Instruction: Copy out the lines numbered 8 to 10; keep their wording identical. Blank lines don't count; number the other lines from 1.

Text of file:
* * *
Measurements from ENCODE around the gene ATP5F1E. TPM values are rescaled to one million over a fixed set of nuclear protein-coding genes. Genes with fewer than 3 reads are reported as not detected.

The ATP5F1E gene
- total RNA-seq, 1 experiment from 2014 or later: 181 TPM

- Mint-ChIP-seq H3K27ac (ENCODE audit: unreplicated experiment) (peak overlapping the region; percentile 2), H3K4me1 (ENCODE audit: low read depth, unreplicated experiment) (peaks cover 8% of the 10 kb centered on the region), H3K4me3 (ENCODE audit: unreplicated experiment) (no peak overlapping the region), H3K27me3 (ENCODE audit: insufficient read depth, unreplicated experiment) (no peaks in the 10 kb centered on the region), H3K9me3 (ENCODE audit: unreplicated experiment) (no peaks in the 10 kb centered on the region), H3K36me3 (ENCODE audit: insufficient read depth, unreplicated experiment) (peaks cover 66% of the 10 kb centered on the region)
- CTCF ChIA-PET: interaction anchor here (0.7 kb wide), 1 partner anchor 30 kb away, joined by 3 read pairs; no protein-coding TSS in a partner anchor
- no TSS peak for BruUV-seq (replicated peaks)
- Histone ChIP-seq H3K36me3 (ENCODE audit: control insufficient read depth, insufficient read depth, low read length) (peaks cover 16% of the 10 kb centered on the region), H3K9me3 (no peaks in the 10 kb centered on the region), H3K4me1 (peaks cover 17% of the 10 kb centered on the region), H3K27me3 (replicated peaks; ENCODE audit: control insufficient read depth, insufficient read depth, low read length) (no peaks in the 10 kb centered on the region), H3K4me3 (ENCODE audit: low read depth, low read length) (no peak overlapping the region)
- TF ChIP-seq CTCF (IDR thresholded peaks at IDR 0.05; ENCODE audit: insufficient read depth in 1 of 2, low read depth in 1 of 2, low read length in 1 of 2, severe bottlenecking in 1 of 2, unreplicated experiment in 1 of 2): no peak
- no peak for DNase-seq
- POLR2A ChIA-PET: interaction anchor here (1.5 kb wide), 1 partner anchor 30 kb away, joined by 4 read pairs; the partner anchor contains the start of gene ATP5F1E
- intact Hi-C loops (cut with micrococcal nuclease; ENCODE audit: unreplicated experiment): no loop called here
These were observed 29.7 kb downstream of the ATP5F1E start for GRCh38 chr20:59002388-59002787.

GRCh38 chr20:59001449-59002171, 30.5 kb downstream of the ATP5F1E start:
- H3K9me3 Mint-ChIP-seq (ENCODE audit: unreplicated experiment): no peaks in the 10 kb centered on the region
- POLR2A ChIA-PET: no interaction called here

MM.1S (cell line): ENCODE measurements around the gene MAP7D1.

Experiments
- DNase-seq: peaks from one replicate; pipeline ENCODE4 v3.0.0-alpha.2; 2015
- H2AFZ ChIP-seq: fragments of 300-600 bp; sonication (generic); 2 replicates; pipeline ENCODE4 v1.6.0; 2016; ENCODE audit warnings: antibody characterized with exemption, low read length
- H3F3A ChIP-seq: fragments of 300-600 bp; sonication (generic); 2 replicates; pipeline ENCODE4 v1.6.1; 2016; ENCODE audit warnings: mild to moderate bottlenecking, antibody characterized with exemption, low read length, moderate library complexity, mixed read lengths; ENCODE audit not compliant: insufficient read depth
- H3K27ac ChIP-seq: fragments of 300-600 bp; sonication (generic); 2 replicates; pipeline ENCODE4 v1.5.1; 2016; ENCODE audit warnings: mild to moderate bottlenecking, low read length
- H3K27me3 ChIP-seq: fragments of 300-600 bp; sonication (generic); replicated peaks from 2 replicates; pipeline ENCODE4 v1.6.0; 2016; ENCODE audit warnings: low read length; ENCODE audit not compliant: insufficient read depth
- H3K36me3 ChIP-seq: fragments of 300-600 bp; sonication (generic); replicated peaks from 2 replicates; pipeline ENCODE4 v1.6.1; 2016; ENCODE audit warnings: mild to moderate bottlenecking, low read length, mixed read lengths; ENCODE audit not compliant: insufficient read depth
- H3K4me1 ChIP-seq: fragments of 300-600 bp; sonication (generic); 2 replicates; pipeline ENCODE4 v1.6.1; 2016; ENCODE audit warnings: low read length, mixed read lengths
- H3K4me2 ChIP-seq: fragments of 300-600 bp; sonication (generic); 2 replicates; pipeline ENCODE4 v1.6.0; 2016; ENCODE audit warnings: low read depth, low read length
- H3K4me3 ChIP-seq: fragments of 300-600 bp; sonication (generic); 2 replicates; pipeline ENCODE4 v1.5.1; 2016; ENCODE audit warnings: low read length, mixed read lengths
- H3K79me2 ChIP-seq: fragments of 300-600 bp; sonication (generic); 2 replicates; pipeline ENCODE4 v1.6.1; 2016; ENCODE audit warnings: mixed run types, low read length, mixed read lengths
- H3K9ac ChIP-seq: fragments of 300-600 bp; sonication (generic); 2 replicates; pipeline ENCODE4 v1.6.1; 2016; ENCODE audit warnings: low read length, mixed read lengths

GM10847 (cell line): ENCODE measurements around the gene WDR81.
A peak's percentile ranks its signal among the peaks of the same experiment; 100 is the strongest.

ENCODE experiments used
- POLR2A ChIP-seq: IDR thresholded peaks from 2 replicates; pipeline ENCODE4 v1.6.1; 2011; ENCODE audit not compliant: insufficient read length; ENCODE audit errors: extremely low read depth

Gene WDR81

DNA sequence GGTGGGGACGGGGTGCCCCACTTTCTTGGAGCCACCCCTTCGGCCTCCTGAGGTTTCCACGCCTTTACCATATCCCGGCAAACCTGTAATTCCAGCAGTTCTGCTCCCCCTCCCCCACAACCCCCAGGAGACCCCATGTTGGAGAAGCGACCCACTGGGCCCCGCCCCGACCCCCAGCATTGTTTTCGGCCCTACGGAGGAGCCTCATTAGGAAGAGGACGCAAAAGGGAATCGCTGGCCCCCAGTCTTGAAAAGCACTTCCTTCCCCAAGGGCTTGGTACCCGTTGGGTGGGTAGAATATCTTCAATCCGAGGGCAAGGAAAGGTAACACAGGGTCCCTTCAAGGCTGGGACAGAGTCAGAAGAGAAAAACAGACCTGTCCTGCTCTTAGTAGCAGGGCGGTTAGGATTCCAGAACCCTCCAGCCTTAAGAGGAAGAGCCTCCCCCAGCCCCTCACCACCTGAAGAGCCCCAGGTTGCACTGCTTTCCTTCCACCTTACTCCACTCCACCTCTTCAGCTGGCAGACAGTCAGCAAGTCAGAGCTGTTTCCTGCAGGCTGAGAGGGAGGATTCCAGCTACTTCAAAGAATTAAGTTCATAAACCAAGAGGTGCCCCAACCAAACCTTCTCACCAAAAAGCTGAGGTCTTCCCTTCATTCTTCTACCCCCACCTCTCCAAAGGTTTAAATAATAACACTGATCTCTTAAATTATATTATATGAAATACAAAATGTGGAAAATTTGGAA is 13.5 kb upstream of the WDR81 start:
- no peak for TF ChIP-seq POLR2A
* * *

- TF ChIP-seq CTCF (IDR thresholded peaks at IDR 0.05; ENCODE audit: insufficient read depth in 1 of 2, low read depth in 1 of 2, low read length in 1 of 2, severe bottlenecking in 1 of 2, unreplicated experiment in 1 of 2): no peak
- no peak for DNase-seq
- POLR2A ChIA-PET: interaction anchor here (1.5 kb wide), 1 partner anchor 30 kb away, joined by 4 read pairs; the partner anchor contains the start of gene ATP5F1E